There’s a new way to deal with seizures that could revolutionize the lives of those who have them. It involves embedding a tiny computer in the skull of the patient which senses seizure activity and stops it in its tracks. When the computer senses a seizure or other unusual brain wave activity, it delivers a stimulus to counteract the activity.
The device was approved by the Food and Drug Administration (FDA) last year and is in clinical studies at Dartmouth-Hitchcock Epilepsy Center in Lebanon, New Hampshire.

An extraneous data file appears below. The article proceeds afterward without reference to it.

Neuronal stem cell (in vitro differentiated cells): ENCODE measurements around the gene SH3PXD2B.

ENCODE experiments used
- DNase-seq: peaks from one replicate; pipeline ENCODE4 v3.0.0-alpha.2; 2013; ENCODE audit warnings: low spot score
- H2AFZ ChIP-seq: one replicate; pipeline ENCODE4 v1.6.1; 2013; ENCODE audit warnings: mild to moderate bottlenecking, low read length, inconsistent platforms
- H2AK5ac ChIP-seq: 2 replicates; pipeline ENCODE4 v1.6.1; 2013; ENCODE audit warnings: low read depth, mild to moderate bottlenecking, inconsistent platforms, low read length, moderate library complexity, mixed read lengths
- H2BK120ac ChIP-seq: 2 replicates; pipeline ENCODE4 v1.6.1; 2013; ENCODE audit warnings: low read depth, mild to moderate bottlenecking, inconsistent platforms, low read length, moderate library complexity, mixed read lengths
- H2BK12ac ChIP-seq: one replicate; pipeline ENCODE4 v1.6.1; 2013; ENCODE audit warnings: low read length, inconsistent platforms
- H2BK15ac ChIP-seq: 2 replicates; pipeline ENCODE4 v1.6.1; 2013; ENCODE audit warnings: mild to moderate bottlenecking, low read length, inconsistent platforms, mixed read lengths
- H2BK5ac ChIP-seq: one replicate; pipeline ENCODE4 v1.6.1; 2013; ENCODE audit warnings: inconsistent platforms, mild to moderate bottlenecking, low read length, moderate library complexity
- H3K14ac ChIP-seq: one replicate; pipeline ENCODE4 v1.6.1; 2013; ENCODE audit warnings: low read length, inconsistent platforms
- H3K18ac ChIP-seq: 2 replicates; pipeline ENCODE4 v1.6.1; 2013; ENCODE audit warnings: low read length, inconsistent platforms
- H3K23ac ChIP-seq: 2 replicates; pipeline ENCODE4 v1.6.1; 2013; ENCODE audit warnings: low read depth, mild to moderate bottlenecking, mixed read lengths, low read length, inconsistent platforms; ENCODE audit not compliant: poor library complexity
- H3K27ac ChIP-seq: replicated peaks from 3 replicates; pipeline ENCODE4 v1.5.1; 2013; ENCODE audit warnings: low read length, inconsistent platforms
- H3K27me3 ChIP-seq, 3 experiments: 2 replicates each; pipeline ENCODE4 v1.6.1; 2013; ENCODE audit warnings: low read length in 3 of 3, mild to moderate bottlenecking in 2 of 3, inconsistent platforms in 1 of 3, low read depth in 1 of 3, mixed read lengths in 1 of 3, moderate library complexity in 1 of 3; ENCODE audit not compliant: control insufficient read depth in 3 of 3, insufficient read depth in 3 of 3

According to Dr. Barbara Jobst, the best candidates are those whose seizures come from a part of the brain that can’t, or shouldn’t, be operated on. It can give people with seizures increased mobility and more security in leading their everyday lives.
Once the device is embedded, the patient can place a tiny receptor on their head to download the data from the embedded portion to their doctor for tracking.
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